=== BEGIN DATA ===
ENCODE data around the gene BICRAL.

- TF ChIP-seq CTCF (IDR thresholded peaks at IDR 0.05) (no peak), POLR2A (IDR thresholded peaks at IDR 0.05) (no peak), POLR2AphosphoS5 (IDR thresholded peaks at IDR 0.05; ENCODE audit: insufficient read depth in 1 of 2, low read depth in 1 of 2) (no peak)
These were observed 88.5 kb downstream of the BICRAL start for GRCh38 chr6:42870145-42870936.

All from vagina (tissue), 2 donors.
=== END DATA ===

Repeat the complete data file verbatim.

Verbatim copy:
ENCODE data around the gene BICRAL.

- TF ChIP-seq CTCF (IDR thresholded peaks at IDR 0.05) (no peak), POLR2A (IDR thresholded peaks at IDR 0.05) (no peak), POLR2AphosphoS5 (IDR thresholded peaks at IDR 0.05; ENCODE audit: insufficient read depth in 1 of 2, low read depth in 1 of 2) (no peak)
These were observed 88.5 kb downstream of the BICRAL start for GRCh38 chr6:42870145-42870936.

All from vagina (tissue), 2 donors.